Golf courses

Practice on Ireland’s best golf courses and walk in the footsteps of Rory McIlroy

STANDING on the imposing seventh tee of the Faldo Course at Lough Erne admiring the breathtaking views of the Fermanagh Lake District can have a calming influence.

But a glimpse of the adjacent plate indicates that Rory McIlroy has already driven the green on the 396-yard par four – aptly named Devenish Drop – and the blood soon begins to pump when you reach the driver.

6

Dungannon Golf Club, Northern Ireland
Score at last hole

6

Score at last hole
Lough Erne Golf Resort

6

Lough Erne Golf Resort
The seaside resort of Lough Erne and a statue of Nick Faldo, who designed the new course

6

The seaside resort of Lough Erne and a statue of Nick Faldo, who designed the new course

I hit my effort safely on the fairway in the valley below and while it didn’t threaten the Northern Irishman’s distance or accuracy, in truth I was just happy he was still in sight as I grabbed my bag and walked down the hill.

Water comes into play on 11 of the course’s 18 holes, designed by the six-time major winner and webbed feet would certainly have come in handy for points.

The course winds around the five-star luxury hotel, spa and popular wedding venue just outside Enniskillen, midway between the top and bottom of Lough Erne.

Our round saw us leave early and, with the place to ourselves, we immersed ourselves in this 7,000 meter course from the first intriguing holes along the water’s edge and into thick forest with the midday sun. morning that weaves its way through the treetops. above.

I'm a flight attendant - here are the things you should always take on a plane
Scottish airline cuts all flights from UK airport until March 2023

Greens in perfect condition and holes guarded by deep and steep bunkers even before reaching the 16th “Faldo Turn”, which offers magnificent panoramic views of the estate.

No wonder it’s a paradise for golfers and tourists who want to enjoy first-class courses and award-winning hospitality.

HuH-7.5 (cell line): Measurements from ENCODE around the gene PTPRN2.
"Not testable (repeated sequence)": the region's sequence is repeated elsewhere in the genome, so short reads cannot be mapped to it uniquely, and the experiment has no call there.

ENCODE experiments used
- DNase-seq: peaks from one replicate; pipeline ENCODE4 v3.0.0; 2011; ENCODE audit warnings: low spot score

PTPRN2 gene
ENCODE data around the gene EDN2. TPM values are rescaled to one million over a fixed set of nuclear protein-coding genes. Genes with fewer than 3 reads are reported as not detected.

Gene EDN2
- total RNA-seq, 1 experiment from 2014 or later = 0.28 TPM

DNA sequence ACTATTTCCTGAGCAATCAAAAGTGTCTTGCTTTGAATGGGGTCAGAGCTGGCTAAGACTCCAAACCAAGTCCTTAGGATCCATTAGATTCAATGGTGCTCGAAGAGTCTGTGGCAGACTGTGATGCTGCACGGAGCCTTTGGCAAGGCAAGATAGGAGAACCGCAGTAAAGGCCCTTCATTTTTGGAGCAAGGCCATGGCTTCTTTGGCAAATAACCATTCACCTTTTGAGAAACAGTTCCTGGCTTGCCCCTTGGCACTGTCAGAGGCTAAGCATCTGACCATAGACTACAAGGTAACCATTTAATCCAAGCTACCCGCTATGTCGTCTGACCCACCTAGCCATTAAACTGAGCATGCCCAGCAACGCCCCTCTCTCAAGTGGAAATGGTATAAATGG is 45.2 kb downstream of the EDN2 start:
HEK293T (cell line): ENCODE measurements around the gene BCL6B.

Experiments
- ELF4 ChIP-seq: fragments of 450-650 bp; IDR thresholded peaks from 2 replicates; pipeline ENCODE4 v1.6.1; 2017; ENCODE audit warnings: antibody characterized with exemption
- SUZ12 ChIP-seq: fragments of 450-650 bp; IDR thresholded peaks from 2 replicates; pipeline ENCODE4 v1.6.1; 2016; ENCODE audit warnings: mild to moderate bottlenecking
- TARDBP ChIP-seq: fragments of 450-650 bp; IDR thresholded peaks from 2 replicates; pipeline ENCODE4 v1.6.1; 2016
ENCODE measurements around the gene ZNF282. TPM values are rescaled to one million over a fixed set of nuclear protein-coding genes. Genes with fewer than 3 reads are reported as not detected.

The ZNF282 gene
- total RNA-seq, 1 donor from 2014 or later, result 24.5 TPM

Everyone knows that the 19th hole is as important as any other. A cold, creamy pint of the Blaney Bar’s dark stuff was just reward after a true test of the game.

We were treated to a hearty chat with the resort’s Culinary Director, Noel McMeel, who worked his magic with tasty creations using local produce – including rhubarb from his own garden – washed down with another refreshing Guinness .

All his talents were on display in the famous Catalina restaurant on the second night of our stay, with fine dining and supreme levels of service reflecting the rapidly growing reputation this place is earning.

Breakfast was also a full affair with plenty of fuel for those heading into a day on the course. A mention should also go to the Loughside Bar and Grill, which is the perfect place to relax after lunch and talk about nailed drives, solid irons and perfect putts from a busy morning.

It’s no surprise to hear Lough Erne mentioned by enthusiasts alongside better-known Irish locations like Druids Glen, Adare Manor and The K-Club.

As you turn off the main road and enter the resort you pass Castle Hume, the other fantastic course on site.

There are further unique challenges from this – another parkland course with a variety of greens that are contoured and also maintained to a very high standard.

A beautiful open-air terrace on the clubhouse overlooking the last green provides a great gallery to reflect and share stories with refreshment and watch others return from their expeditions.

Of course, dry land is the best place to be if you prepare a good scorecard.

But in an area of ​​such extensive wetlands, there are other things to do ON the water rather than in it.

Take a water taxi across beautiful Loch Erne

6